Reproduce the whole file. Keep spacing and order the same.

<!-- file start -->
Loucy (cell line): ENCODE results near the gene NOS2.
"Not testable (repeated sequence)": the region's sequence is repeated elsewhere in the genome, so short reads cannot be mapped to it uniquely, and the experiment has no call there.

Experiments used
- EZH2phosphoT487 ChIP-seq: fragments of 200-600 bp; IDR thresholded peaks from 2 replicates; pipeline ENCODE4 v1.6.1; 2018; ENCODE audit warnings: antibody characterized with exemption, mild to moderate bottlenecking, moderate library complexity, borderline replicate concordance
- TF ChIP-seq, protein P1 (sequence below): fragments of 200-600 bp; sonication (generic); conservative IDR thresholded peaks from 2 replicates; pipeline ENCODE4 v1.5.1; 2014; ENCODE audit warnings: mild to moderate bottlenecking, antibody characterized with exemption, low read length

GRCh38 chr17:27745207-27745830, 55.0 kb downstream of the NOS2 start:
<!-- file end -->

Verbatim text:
Loucy (cell line): ENCODE results near the gene NOS2.
"Not testable (repeated sequence)": the region's sequence is repeated elsewhere in the genome, so short reads cannot be mapped to it uniquely, and the experiment has no call there.

Experiments used
- EZH2phosphoT487 ChIP-seq: fragments of 200-600 bp; IDR thresholded peaks from 2 replicates; pipeline ENCODE4 v1.6.1; 2018; ENCODE audit warnings: antibody characterized with exemption, mild to moderate bottlenecking, moderate library complexity, borderline replicate concordance
- TF ChIP-seq, protein P1 (sequence below): fragments of 200-600 bp; sonication (generic); conservative IDR thresholded peaks from 2 replicates; pipeline ENCODE4 v1.5.1; 2014; ENCODE audit warnings: mild to moderate bottlenecking, antibody characterized with exemption, low read length

GRCh38 chr17:27745207-27745830, 55.0 kb downstream of the NOS2 start: